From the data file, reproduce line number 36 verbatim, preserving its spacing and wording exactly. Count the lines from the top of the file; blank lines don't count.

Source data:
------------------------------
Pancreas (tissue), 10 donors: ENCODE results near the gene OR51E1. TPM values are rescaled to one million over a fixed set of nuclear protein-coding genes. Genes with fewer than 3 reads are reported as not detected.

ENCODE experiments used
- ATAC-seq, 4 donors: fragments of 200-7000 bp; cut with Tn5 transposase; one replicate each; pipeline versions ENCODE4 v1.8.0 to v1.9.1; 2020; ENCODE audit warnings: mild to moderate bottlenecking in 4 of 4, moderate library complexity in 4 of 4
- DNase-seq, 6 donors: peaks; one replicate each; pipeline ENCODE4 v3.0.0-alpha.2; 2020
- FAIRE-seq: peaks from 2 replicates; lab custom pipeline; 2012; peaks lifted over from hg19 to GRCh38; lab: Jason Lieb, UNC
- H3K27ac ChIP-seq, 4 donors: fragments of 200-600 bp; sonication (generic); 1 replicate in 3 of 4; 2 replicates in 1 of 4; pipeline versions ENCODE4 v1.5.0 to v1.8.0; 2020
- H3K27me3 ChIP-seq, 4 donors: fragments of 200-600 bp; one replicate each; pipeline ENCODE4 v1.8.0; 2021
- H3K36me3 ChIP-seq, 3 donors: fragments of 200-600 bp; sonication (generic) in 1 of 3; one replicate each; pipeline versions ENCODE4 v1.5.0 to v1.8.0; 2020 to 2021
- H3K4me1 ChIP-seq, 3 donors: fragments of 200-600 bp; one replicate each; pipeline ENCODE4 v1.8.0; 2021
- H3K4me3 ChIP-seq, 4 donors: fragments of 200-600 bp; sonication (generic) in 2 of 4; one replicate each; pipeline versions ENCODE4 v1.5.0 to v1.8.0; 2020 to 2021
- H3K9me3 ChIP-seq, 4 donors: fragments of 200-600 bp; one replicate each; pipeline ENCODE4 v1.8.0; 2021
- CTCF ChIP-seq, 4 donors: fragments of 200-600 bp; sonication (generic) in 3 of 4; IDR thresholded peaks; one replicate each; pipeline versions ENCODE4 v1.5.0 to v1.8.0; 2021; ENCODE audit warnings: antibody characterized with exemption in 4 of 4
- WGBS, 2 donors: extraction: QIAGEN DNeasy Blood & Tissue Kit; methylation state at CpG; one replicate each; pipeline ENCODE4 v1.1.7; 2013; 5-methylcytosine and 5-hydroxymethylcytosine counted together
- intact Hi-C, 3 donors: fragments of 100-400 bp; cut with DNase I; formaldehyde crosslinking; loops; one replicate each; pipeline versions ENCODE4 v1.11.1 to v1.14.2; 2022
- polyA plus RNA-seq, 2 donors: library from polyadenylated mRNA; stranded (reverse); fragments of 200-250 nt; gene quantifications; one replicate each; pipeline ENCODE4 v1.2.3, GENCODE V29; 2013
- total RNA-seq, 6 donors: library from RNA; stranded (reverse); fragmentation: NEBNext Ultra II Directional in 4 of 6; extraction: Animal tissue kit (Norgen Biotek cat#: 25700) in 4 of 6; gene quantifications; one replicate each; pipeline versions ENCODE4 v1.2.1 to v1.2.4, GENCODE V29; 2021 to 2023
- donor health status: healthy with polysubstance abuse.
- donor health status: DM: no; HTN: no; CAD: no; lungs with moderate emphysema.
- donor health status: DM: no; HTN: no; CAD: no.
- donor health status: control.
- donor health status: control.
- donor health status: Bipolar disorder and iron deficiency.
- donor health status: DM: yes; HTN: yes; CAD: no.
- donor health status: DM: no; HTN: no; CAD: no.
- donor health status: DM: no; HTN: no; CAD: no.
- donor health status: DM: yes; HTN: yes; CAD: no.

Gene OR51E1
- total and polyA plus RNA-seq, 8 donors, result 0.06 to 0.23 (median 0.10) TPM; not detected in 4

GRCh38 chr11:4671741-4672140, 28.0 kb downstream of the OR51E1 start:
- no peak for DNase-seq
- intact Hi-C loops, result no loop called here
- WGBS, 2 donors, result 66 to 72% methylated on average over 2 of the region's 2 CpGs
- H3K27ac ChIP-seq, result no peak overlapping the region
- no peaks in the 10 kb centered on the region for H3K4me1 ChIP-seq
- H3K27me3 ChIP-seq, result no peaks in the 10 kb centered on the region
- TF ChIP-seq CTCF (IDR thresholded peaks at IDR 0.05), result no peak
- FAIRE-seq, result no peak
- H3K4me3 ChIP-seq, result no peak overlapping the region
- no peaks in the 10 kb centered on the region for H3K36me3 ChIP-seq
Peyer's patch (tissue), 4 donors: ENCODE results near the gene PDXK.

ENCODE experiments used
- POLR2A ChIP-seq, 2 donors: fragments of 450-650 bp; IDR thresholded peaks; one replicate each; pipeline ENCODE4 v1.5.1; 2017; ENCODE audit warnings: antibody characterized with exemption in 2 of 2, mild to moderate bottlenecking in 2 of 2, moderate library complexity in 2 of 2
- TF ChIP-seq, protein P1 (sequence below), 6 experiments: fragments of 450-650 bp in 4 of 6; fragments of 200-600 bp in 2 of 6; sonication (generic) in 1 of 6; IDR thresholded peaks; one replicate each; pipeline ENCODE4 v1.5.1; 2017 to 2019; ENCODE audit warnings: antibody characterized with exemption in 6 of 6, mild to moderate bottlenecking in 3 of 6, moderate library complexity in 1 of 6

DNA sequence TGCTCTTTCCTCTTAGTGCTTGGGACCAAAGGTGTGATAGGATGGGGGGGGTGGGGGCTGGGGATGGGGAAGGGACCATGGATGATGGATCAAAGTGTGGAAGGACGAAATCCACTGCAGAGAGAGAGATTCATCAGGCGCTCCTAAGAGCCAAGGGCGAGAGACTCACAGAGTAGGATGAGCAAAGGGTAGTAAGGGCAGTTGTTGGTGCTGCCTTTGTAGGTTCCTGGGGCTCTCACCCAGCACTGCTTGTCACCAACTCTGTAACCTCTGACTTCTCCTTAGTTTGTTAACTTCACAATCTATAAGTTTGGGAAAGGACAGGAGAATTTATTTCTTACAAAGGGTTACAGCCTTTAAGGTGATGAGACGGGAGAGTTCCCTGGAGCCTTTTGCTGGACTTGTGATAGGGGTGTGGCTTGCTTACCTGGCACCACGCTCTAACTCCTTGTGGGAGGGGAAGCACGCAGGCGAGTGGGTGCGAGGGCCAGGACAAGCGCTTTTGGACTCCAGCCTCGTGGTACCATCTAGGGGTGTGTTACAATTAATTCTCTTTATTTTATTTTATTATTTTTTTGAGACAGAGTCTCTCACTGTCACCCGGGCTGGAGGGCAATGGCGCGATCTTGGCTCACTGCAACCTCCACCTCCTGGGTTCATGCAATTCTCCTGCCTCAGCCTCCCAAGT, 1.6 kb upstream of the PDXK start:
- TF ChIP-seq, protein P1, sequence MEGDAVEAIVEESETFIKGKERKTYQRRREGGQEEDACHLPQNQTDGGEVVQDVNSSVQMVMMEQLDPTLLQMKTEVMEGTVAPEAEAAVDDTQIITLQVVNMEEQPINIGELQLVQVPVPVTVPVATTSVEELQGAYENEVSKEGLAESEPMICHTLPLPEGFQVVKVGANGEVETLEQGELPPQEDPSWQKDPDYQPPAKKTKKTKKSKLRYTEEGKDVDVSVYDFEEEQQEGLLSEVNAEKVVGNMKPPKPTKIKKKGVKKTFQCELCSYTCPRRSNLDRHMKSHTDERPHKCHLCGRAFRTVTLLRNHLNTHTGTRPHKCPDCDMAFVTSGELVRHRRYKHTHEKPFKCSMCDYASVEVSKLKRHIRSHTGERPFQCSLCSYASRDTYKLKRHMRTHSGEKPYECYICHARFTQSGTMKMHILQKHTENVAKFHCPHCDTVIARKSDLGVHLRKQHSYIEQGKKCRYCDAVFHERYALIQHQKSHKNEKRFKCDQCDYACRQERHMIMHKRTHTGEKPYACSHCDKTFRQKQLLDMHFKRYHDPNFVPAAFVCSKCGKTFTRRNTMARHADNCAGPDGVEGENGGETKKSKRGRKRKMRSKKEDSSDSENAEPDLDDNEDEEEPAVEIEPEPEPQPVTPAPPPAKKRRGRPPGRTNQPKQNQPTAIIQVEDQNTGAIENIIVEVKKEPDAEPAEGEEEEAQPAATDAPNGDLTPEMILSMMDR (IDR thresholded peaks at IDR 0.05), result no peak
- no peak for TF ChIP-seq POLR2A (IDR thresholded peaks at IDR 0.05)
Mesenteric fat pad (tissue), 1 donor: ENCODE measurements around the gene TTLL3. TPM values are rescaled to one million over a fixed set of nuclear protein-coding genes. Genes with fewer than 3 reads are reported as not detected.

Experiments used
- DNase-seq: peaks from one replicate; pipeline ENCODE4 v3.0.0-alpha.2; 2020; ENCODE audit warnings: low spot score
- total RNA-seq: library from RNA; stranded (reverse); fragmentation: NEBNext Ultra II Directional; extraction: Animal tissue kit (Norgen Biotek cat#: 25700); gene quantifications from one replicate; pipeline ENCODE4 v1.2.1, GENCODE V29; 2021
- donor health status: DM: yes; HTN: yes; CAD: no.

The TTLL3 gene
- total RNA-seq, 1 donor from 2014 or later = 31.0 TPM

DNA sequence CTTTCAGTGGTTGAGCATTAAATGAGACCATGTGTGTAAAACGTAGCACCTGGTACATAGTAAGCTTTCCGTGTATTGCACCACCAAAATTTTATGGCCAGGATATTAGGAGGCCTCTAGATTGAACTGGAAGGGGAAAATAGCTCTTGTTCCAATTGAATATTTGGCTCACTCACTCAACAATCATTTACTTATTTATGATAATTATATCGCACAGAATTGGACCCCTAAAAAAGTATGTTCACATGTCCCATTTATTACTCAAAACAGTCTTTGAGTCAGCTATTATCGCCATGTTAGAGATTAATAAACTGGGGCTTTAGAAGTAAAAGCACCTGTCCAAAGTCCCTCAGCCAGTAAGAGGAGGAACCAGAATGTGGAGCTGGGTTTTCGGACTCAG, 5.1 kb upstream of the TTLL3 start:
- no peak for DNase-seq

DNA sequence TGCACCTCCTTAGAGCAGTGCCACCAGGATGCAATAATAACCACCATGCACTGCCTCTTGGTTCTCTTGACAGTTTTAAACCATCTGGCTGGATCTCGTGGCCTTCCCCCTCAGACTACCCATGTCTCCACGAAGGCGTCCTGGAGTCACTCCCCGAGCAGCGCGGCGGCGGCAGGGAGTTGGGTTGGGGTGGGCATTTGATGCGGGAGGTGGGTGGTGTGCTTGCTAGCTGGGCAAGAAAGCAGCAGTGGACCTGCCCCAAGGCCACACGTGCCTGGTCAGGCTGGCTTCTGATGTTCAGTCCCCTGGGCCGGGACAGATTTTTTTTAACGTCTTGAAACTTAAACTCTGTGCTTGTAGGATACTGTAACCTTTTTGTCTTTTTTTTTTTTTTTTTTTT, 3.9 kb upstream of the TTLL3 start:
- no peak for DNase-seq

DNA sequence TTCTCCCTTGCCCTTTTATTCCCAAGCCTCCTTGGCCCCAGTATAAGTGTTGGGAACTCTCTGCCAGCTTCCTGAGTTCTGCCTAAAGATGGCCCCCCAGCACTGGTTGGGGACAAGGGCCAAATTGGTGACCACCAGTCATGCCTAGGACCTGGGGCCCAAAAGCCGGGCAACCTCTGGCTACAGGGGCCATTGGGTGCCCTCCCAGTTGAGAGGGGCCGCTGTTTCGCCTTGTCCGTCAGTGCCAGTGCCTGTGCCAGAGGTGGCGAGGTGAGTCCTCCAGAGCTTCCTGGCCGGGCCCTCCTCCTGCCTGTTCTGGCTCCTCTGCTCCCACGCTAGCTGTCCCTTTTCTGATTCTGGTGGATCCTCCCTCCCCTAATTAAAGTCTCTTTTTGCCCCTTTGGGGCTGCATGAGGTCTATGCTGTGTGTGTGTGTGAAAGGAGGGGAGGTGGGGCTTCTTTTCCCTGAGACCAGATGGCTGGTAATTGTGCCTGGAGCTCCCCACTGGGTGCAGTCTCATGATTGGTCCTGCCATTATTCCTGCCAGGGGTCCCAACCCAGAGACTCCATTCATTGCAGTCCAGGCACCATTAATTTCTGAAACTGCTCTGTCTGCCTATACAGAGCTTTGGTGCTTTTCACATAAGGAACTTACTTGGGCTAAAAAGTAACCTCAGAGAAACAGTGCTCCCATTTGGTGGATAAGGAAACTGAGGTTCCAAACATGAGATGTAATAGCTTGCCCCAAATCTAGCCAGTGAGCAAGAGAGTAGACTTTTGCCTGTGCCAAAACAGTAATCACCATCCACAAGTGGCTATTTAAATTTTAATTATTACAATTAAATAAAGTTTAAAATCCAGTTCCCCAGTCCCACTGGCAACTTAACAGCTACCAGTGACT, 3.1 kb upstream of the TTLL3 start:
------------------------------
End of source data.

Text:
- TF ChIP-seq CTCF (IDR thresholded peaks at IDR 0.05), result no peak